Thanks to John Hennessy, who is the chief historian at the Fredericksburg & Spotsylvania National Military Park, for taking the time to comment on my last post. I decided to feature it to see if anyone is interested in responding to his question. It's always nice to hear from someone on the front lines whose job it is to think about battlefield interpretation as well as how to reach out to the general public.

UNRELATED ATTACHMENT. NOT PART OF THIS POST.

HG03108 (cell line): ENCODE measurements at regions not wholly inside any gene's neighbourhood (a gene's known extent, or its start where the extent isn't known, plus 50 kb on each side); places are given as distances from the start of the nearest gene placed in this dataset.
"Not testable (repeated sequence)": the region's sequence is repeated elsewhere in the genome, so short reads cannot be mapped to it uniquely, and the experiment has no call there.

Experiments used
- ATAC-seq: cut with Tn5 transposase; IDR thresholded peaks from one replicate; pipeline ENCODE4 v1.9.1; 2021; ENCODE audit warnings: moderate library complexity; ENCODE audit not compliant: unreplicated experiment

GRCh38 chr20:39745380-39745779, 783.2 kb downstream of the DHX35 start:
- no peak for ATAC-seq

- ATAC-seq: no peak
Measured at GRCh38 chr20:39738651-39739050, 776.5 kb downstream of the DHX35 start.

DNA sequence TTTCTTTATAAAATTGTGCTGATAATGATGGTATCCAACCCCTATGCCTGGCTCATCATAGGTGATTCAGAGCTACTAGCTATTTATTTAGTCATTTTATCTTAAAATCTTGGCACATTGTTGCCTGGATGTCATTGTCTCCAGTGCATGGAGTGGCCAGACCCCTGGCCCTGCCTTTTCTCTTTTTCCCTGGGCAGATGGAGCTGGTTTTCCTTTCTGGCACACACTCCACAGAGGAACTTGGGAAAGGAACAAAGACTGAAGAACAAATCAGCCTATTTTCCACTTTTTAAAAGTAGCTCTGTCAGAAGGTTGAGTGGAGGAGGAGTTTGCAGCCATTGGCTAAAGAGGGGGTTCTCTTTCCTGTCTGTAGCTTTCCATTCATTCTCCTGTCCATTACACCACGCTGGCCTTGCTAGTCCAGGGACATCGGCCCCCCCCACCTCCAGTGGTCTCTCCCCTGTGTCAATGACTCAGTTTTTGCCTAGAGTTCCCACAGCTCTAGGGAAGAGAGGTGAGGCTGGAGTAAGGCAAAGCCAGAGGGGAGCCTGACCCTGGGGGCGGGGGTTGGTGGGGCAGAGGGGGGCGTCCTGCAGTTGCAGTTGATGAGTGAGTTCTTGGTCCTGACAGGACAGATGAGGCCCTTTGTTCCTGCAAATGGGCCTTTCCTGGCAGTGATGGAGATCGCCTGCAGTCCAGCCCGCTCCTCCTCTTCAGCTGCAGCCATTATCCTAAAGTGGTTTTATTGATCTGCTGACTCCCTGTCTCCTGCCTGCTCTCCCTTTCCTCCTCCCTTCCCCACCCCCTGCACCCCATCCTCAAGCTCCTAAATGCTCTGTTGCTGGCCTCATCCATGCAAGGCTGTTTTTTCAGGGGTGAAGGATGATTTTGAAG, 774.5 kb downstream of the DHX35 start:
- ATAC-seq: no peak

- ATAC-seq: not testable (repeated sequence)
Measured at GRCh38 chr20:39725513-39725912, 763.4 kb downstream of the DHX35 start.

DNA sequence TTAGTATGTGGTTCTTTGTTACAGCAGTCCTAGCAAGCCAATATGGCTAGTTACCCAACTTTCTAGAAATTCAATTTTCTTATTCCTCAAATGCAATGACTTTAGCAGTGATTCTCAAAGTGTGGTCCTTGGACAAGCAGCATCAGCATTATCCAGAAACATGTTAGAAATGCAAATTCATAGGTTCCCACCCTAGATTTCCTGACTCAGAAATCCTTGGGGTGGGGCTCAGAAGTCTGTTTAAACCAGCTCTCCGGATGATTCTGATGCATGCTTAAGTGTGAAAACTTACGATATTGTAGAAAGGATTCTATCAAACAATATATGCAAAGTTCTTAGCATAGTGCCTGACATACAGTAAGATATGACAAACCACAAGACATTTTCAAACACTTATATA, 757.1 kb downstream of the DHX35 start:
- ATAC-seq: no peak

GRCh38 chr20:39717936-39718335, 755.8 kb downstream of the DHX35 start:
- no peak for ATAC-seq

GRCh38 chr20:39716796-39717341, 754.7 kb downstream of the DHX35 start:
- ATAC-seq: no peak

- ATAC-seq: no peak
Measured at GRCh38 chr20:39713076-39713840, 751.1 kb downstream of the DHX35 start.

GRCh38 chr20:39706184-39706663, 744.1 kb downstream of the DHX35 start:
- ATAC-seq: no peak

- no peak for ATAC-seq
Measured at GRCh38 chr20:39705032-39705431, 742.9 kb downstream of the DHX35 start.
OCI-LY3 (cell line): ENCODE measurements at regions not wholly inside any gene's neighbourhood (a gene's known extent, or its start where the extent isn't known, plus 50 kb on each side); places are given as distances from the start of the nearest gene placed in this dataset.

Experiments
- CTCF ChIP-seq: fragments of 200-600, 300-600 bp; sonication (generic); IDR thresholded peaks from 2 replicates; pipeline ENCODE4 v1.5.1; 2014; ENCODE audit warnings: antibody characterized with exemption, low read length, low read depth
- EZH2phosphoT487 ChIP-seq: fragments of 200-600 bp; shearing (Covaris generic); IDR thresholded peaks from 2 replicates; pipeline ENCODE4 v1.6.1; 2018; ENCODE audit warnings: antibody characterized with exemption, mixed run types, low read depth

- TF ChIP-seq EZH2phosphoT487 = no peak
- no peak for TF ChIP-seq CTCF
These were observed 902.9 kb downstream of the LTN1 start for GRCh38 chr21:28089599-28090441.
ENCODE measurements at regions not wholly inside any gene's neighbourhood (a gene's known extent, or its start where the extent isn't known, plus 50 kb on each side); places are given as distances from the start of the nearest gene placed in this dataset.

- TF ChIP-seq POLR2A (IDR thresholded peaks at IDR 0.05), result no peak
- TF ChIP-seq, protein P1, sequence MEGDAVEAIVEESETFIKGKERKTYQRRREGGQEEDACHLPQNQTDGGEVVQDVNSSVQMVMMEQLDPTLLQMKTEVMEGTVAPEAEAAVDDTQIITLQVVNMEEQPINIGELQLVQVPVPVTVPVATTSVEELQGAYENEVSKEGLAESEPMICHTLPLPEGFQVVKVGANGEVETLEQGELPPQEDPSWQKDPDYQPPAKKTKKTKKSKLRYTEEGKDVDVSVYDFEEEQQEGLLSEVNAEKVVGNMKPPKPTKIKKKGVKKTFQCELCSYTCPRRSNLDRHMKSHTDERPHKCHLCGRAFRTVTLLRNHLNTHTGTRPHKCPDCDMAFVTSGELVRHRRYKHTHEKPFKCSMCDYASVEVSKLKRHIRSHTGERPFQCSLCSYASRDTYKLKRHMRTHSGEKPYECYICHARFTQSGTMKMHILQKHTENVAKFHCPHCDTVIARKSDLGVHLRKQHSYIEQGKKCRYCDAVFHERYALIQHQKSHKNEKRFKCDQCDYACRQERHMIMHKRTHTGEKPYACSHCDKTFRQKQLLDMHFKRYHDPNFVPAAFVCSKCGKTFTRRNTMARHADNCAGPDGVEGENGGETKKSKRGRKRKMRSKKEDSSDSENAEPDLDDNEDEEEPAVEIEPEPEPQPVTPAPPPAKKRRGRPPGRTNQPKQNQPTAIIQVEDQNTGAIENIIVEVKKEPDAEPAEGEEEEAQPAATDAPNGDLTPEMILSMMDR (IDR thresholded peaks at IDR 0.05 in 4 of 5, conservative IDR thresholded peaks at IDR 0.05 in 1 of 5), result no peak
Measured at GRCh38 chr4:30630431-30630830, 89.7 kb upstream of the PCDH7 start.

It seems to me that it's our charge to make sure visitors understand both what happened at battlefield sites and why those battles matter to the nation and its history. One reason they matter, of course, is that so many died at these places–they are profound places of loss, reflection, and commemoration. That, certainly, is core to what we do (and part of our traditional role). But illuminating how what happened at Fredericksburg, for example, reverberated through Northern sitting rooms and halls of Congress–just two weeks before Lincoln issued the Emancipation Proclamation–does nothing but ADD to the interpretive experience. Every word, every twitch of our muscles ought to help visitors understand what happened, why it happened, and why it mattered (and matters). That requires some effort to put the battles in context, though that context should in my view always (at a specific site) be seen largely through the lens of that particular battle or event. I confess that I find the argument that we should not accord political, social and economic significance to battles and campaigns both interesting and befuddling. Why would we not? Can someone tell me why we should not educate visitors about why the Battle of Fredericksburg–or Antietam or Gettysburg–mattered to the nation beyond its purely military implications?